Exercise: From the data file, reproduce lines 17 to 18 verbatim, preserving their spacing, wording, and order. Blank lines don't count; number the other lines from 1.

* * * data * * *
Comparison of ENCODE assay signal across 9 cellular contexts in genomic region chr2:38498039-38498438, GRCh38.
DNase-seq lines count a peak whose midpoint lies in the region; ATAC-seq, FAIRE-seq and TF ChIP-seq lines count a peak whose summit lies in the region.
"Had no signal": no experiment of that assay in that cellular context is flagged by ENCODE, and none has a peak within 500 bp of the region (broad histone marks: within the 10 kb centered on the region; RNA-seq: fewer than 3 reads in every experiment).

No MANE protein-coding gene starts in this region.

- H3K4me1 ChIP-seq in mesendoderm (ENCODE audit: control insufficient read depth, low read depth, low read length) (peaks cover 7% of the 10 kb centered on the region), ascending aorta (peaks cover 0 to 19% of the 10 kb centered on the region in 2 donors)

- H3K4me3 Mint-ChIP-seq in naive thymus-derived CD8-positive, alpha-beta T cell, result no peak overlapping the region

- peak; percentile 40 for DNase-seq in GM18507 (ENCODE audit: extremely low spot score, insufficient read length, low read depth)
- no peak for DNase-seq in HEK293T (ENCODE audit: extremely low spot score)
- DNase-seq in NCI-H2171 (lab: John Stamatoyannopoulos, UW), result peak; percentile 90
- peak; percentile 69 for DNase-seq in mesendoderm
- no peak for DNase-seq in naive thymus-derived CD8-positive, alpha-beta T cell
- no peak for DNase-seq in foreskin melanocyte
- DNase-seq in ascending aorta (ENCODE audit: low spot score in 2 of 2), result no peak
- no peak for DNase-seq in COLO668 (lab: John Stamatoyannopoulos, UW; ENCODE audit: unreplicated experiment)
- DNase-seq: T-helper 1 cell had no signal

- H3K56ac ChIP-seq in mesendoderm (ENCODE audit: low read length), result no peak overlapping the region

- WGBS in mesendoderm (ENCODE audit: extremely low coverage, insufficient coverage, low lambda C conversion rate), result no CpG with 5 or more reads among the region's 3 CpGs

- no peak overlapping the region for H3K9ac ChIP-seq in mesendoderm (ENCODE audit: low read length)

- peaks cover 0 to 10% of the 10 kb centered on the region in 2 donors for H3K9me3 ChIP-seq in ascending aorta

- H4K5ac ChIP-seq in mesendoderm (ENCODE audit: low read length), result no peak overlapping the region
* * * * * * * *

- WGBS in mesendoderm (ENCODE audit: extremely low coverage, insufficient coverage, low lambda C conversion rate), result no CpG with 5 or more reads among the region's 3 CpGs

- no peak overlapping the region for H3K9ac ChIP-seq in mesendoderm (ENCODE audit: low read length)